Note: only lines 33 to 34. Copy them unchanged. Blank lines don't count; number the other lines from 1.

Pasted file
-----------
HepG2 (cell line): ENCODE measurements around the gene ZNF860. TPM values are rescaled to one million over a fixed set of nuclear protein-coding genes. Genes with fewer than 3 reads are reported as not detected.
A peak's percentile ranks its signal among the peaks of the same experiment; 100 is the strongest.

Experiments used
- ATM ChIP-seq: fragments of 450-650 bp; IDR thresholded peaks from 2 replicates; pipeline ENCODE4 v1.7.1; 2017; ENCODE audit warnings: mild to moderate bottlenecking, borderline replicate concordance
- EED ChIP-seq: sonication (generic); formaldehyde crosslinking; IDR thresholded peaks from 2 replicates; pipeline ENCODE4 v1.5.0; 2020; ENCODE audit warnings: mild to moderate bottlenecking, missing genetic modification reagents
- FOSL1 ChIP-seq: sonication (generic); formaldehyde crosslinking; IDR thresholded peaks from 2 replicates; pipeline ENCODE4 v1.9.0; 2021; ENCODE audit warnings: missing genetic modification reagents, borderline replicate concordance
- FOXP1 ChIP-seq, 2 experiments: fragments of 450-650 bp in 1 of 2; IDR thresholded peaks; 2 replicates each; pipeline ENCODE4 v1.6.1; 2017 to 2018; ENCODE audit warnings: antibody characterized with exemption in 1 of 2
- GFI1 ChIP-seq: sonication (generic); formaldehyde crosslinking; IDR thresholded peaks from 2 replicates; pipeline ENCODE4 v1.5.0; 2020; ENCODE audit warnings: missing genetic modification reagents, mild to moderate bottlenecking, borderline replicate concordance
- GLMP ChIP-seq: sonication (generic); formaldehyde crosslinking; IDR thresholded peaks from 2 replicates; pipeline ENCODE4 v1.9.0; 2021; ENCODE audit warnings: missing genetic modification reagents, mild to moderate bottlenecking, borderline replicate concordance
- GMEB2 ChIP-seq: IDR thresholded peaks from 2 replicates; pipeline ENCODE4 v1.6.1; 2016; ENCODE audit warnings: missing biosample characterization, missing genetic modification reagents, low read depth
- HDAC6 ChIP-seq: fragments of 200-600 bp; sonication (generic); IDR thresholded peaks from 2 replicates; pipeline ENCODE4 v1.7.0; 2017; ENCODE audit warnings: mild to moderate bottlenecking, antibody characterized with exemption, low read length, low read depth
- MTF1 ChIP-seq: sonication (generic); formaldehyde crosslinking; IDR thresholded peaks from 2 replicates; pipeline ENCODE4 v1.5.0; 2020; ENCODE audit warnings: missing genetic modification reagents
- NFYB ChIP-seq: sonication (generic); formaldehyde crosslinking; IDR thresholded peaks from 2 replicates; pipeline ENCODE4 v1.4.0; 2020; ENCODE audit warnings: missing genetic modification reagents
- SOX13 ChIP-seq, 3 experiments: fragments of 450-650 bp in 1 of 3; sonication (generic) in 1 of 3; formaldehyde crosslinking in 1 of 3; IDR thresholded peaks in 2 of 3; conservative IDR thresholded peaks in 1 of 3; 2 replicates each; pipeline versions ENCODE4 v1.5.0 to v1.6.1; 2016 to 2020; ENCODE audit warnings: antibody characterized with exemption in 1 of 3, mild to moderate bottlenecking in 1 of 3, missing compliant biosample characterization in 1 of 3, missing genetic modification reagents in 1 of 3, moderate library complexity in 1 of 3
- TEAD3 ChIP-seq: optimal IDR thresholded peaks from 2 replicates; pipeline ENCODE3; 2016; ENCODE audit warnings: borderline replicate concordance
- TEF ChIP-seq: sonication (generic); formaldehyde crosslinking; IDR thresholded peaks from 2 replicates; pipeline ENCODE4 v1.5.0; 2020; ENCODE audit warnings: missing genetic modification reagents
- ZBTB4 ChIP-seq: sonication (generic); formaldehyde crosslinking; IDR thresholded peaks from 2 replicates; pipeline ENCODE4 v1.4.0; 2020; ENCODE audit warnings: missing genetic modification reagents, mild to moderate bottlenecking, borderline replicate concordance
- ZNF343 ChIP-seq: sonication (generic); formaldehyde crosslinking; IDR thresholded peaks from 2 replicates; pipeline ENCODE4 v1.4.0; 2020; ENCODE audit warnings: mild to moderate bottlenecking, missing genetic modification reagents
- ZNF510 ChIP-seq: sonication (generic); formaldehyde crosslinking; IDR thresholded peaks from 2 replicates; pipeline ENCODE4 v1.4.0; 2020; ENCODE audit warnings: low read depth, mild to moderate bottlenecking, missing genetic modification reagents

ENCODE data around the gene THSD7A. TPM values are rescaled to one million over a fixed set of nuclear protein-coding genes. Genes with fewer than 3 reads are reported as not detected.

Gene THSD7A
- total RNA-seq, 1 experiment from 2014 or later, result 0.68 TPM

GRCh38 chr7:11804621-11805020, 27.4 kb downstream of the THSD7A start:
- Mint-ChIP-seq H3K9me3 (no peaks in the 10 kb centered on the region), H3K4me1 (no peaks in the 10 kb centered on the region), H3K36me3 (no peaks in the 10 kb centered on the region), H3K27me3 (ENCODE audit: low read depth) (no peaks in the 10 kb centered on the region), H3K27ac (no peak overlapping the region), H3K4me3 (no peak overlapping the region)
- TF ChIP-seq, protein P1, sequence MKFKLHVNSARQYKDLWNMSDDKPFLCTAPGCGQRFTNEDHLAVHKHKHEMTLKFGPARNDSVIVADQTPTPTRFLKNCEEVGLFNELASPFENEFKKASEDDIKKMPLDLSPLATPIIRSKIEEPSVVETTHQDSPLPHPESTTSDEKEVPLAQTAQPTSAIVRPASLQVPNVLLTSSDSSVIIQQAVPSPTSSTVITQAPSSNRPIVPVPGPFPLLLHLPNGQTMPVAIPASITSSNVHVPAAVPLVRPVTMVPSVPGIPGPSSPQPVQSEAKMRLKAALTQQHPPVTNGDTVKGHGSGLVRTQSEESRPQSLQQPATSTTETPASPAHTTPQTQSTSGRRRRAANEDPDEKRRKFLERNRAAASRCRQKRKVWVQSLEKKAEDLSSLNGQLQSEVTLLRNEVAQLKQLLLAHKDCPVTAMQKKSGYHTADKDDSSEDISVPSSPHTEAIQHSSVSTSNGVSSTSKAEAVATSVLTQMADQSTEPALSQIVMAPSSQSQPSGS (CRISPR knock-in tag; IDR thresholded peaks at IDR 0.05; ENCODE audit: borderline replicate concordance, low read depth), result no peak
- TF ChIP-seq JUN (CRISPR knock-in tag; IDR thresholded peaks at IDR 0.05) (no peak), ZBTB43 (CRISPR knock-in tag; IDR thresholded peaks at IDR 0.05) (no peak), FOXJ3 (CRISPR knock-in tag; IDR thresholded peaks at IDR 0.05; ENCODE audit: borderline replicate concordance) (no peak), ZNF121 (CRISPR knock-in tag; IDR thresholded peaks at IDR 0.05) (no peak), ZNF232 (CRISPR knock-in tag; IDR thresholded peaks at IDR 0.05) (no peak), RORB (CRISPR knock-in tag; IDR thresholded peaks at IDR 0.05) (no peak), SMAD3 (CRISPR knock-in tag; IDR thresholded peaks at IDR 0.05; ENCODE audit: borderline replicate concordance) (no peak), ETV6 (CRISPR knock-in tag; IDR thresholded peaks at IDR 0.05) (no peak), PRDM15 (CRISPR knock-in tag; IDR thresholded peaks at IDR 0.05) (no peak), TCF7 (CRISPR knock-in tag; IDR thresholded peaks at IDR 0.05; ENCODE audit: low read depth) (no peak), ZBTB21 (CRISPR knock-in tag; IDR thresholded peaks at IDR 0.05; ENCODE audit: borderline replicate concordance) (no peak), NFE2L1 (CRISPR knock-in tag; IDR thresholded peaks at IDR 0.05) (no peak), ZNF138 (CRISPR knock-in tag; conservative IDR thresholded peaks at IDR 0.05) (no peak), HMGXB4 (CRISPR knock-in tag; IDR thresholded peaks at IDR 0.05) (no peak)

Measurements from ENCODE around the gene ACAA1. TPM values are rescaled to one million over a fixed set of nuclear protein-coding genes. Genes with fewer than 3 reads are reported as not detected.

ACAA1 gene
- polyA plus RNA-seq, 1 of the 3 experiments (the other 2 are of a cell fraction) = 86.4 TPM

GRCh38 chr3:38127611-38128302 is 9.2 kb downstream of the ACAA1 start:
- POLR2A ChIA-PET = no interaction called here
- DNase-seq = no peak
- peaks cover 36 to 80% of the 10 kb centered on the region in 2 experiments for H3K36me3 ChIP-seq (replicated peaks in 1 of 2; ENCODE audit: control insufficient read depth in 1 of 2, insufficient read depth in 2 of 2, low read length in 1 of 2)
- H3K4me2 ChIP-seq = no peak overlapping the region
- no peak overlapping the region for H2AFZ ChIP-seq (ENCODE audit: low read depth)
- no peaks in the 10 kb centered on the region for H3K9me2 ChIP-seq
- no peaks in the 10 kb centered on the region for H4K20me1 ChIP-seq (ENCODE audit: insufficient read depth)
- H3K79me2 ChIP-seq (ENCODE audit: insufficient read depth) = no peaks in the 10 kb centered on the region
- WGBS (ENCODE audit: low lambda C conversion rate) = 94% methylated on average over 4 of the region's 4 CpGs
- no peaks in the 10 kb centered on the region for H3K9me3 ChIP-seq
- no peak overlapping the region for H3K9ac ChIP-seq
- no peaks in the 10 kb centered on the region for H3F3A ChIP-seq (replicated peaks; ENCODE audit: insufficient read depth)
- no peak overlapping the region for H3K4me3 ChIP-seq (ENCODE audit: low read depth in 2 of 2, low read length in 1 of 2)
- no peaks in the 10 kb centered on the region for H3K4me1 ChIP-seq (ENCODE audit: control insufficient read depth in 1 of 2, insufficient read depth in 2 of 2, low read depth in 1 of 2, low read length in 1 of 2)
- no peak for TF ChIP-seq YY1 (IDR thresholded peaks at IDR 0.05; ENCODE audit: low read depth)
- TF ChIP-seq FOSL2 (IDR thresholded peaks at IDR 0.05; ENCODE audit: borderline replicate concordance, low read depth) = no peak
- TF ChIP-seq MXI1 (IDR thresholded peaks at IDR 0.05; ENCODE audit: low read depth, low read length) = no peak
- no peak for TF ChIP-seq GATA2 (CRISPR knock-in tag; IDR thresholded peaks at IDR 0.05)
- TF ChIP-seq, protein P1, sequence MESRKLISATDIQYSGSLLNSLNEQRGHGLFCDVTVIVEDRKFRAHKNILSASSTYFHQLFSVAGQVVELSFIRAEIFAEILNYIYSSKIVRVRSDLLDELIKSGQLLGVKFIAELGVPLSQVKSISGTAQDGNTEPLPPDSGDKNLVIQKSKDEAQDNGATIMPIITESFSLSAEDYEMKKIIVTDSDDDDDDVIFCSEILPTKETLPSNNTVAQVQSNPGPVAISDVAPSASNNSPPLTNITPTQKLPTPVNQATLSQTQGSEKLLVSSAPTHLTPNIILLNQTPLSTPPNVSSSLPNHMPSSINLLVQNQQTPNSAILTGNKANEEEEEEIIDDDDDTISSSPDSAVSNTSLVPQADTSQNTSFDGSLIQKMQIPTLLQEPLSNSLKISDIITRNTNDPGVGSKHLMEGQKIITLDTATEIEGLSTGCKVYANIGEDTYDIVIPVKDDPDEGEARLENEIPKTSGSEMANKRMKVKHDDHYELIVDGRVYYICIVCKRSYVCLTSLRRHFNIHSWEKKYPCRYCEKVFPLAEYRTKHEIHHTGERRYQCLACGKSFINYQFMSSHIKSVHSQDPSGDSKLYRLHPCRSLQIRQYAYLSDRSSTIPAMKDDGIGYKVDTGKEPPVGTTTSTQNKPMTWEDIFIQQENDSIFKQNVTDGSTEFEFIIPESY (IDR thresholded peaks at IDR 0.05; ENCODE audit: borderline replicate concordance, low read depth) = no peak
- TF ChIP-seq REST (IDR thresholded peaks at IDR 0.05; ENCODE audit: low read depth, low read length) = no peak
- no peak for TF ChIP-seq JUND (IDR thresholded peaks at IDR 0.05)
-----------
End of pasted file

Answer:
- peaks cover 36 to 80% of the 10 kb centered on the region in 2 experiments for H3K36me3 ChIP-seq (replicated peaks in 1 of 2; ENCODE audit: control insufficient read depth in 1 of 2, insufficient read depth in 2 of 2, low read length in 1 of 2)
- H3K4me2 ChIP-seq = no peak overlapping the region